Editorial

Kira Dikhtyar launches global “Age of Consent” campaign

Top model reveals that her own traumatic experience was the catalyst for new initiative.

She is known across the fashion and celebrity world as one of the most striking and stylish of models.Kira Dikhtyar has graced the covers of Vogue, Harpers Bazaar, and Cosmopolitan,GQ, and Maxim,among many others; as well as featuring in numerous TV and movie roles.

Now, however,she is taking on what may prove to be her toughest assignment yet – but very likely the most rewarding.

Dikhtyar is leading a new global initiative with a very simple aim: to raise the legal age of consent around the world to prevent the abuse and trafficking of minors.

“Right now, there are many countries around the world where adults can legally have sexual relations with children as young as 11,” Dikhtyar says.

“Even in some developed countries such as Japan the age is ridiculously low at 13. In Italy it is 14 and it is 14 or less in more than 30 countries around the world.”

The model, who is a Geopolitics graduate of Russia’s prestigious Moscow State University, says that having such a low age of consent enables abusers who prey upon young girls. In many cases, it can even lead to trafficking of victims from one country to another.

“The ultimate goal of our campaign is to raise the current age of consent to 18 years old in countries around the world,” Dikhtyar says. “There is a wealth of research that says this is minimum age at which a person is psychologically developed enough to be making such a consequential decision.”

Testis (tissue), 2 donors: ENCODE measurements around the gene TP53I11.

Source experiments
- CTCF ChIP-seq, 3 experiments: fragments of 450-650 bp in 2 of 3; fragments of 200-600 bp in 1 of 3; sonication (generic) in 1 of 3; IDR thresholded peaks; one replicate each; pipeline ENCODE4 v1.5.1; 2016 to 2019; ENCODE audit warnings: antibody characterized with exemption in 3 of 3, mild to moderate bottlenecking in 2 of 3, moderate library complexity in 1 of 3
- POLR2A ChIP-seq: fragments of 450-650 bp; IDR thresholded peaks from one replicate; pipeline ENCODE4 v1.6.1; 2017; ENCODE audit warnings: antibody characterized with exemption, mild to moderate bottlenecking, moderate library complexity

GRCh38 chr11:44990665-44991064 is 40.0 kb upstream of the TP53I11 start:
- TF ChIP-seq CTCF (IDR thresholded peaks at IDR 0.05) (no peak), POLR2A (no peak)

The model revealed recently in a high-profile TV interview that her own traumatic experience of abuse is one of the motivations behind the initiative. Now, the campaign is most advanced in her native Russia, where she says she has been working behind the scenes with leading political figures for several months. The law could be changed as early as the first quarter of 2022, increasing the current age of consent from 14, Dikhtyar says.

However, while Russia may be the starting point and the place where the first tangible result will be seen, the model says that the change in the law there is just the beginning.

“To make a real difference, this is something that has to happen at a global level,” she says.

To that end, the real challenge ahead is working with the United Nations and other international organizations to push change with national governments and legislatures which ultimately hold the power to change their own laws.

Dikhtyar adds that she is already working with dozens of country representatives to the UN as well as with several key UN agencies.

“I some countries it is not going to be easy to amend the law. But I believe we can make an overwhelming argument that things need to change, and that we will, eventually, effect that change.”

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